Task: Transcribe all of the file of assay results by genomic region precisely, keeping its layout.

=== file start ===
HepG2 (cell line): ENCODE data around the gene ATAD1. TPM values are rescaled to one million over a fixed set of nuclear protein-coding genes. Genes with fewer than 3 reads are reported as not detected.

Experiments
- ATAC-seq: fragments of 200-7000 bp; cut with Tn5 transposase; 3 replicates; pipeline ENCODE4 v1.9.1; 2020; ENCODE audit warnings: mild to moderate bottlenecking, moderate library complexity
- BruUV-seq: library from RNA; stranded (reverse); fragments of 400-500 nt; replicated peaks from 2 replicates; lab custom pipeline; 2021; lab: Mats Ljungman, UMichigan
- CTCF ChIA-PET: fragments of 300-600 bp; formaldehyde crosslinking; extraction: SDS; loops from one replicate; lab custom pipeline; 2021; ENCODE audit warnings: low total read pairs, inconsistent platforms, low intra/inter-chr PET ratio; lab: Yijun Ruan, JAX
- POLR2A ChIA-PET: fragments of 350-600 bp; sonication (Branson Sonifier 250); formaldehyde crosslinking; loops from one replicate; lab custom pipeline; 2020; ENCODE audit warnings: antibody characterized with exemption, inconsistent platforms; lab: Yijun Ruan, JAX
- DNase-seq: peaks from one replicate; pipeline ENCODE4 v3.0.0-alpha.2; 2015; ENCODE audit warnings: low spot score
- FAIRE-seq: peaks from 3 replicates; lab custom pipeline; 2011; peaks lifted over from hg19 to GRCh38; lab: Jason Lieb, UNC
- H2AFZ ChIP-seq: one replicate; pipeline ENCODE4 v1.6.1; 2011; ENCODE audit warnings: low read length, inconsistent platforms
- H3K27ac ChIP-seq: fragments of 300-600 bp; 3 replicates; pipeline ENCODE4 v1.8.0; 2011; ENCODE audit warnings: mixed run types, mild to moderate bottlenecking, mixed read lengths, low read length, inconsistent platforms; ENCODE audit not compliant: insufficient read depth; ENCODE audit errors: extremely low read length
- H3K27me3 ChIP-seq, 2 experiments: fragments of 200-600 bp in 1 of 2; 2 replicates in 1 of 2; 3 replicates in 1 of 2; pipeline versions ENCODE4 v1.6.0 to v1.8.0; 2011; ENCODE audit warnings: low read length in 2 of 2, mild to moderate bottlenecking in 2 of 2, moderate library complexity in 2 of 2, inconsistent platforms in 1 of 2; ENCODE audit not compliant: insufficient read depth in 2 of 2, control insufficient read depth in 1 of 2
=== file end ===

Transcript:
HepG2 (cell line): ENCODE data around the gene ATAD1. TPM values are rescaled to one million over a fixed set of nuclear protein-coding genes. Genes with fewer than 3 reads are reported as not detected.

Experiments
- ATAC-seq: fragments of 200-7000 bp; cut with Tn5 transposase; 3 replicates; pipeline ENCODE4 v1.9.1; 2020; ENCODE audit warnings: mild to moderate bottlenecking, moderate library complexity
- BruUV-seq: library from RNA; stranded (reverse); fragments of 400-500 nt; replicated peaks from 2 replicates; lab custom pipeline; 2021; lab: Mats Ljungman, UMichigan
- CTCF ChIA-PET: fragments of 300-600 bp; formaldehyde crosslinking; extraction: SDS; loops from one replicate; lab custom pipeline; 2021; ENCODE audit warnings: low total read pairs, inconsistent platforms, low intra/inter-chr PET ratio; lab: Yijun Ruan, JAX
- POLR2A ChIA-PET: fragments of 350-600 bp; sonication (Branson Sonifier 250); formaldehyde crosslinking; loops from one replicate; lab custom pipeline; 2020; ENCODE audit warnings: antibody characterized with exemption, inconsistent platforms; lab: Yijun Ruan, JAX
- DNase-seq: peaks from one replicate; pipeline ENCODE4 v3.0.0-alpha.2; 2015; ENCODE audit warnings: low spot score
- FAIRE-seq: peaks from 3 replicates; lab custom pipeline; 2011; peaks lifted over from hg19 to GRCh38; lab: Jason Lieb, UNC
- H2AFZ ChIP-seq: one replicate; pipeline ENCODE4 v1.6.1; 2011; ENCODE audit warnings: low read length, inconsistent platforms
- H3K27ac ChIP-seq: fragments of 300-600 bp; 3 replicates; pipeline ENCODE4 v1.8.0; 2011; ENCODE audit warnings: mixed run types, mild to moderate bottlenecking, mixed read lengths, low read length, inconsistent platforms; ENCODE audit not compliant: insufficient read depth; ENCODE audit errors: extremely low read length
- H3K27me3 ChIP-seq, 2 experiments: fragments of 200-600 bp in 1 of 2; 2 replicates in 1 of 2; 3 replicates in 1 of 2; pipeline versions ENCODE4 v1.6.0 to v1.8.0; 2011; ENCODE audit warnings: low read length in 2 of 2, mild to moderate bottlenecking in 2 of 2, moderate library complexity in 2 of 2, inconsistent platforms in 1 of 2; ENCODE audit not compliant: insufficient read depth in 2 of 2, control insufficient read depth in 1 of 2